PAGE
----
It’s junior fielding lesson number two: walking in with the bowler.
Unfortunately, you often see a least one fielder in every side who doesn’t do it; and it makes a massive difference.
But you can go one better than walking in; you can trot in.
Walking in keeps momentum going forward. Move continually towards the ball prevents a quick single or allows you to cut the firmly struck ball off before it is past you.
The positioning of the fielder is always a balance between being close enough to prevent a quick single and far enough to allow the furthest distance to increase reaction time.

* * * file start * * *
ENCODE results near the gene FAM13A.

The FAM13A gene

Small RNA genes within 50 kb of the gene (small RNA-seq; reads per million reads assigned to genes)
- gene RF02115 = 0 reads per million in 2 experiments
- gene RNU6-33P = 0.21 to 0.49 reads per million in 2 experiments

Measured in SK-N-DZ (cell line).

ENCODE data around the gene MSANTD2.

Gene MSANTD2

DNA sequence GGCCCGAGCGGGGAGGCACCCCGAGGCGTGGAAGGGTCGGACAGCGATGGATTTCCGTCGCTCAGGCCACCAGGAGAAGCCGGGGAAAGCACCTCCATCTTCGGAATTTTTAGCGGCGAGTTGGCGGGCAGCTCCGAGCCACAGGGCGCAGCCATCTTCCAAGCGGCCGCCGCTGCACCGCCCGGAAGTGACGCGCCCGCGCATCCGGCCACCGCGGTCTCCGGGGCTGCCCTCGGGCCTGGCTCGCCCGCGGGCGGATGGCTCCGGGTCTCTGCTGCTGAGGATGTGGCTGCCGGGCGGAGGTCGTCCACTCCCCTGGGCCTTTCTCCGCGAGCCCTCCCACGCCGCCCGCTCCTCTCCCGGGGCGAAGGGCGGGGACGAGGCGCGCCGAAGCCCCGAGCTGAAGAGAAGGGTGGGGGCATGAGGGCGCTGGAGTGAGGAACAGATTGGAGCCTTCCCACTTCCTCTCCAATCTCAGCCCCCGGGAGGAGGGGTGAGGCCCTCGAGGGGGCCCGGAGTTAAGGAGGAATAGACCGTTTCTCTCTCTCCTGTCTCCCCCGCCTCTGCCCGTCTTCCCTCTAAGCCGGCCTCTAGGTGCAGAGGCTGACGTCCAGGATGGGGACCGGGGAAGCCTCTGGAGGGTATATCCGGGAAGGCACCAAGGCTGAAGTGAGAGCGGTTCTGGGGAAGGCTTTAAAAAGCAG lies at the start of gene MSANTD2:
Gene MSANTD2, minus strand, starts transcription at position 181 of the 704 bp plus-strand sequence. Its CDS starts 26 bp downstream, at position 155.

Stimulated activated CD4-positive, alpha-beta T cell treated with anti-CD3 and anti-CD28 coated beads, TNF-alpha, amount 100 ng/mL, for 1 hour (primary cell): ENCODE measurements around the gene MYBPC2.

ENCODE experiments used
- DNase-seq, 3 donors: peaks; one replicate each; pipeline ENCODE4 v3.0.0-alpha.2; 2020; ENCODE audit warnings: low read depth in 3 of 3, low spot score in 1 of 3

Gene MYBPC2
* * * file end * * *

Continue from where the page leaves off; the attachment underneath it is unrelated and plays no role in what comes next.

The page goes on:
But with an increase in speed during the walking in, you are a greater distance from the bat. This creates further reaction distances whilst knowing that you are holding a greater speed to attack.
By trotting in you can afford to be a yard further away from the normal position, but still be able to attack the ball just as quickly due to more momentum.
This deeper position will also play on the batsman’s mind.
Seeing the fielder setting themselves slightly deeper than normal, it may start to create whispers in his head that a quick single is on the cards; he commits to a fatal quick single. And with the extra speed you carry into the ball you increase the chances you have of a run out.
You can see some of the best fielders in the world using this technique every ball they witness.
Jonty Rhodes did it and Paul Collingwood still does; do you need any more convincing?